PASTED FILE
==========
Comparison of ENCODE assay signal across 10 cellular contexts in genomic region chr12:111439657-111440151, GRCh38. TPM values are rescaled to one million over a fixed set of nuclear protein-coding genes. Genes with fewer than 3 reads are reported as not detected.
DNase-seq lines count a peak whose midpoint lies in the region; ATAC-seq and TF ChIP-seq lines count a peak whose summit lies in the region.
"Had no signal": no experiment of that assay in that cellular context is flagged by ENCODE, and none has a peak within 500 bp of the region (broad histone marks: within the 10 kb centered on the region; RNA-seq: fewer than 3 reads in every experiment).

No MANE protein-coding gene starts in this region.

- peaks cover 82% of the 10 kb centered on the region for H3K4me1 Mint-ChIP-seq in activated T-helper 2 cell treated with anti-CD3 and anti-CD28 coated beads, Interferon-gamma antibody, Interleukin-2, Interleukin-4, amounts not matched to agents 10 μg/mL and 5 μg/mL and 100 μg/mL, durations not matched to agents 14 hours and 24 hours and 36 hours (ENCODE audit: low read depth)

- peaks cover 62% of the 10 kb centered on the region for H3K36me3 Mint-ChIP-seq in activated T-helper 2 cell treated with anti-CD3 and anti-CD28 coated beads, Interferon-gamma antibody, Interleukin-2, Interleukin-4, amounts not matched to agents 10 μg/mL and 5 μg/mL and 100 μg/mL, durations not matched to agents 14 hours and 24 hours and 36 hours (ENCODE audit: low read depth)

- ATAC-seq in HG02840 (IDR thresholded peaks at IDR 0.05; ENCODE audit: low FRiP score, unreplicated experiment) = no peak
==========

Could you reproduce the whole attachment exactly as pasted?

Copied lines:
Comparison of ENCODE assay signal across 10 cellular contexts in genomic region chr12:111439657-111440151, GRCh38. TPM values are rescaled to one million over a fixed set of nuclear protein-coding genes. Genes with fewer than 3 reads are reported as not detected.
DNase-seq lines count a peak whose midpoint lies in the region; ATAC-seq and TF ChIP-seq lines count a peak whose summit lies in the region.
"Had no signal": no experiment of that assay in that cellular context is flagged by ENCODE, and none has a peak within 500 bp of the region (broad histone marks: within the 10 kb centered on the region; RNA-seq: fewer than 3 reads in every experiment).

No MANE protein-coding gene starts in this region.

- peaks cover 82% of the 10 kb centered on the region for H3K4me1 Mint-ChIP-seq in activated T-helper 2 cell treated with anti-CD3 and anti-CD28 coated beads, Interferon-gamma antibody, Interleukin-2, Interleukin-4, amounts not matched to agents 10 μg/mL and 5 μg/mL and 100 μg/mL, durations not matched to agents 14 hours and 24 hours and 36 hours (ENCODE audit: low read depth)

- peaks cover 62% of the 10 kb centered on the region for H3K36me3 Mint-ChIP-seq in activated T-helper 2 cell treated with anti-CD3 and anti-CD28 coated beads, Interferon-gamma antibody, Interleukin-2, Interleukin-4, amounts not matched to agents 10 μg/mL and 5 μg/mL and 100 μg/mL, durations not matched to agents 14 hours and 24 hours and 36 hours (ENCODE audit: low read depth)

- ATAC-seq in HG02840 (IDR thresholded peaks at IDR 0.05; ENCODE audit: low FRiP score, unreplicated experiment) = no peak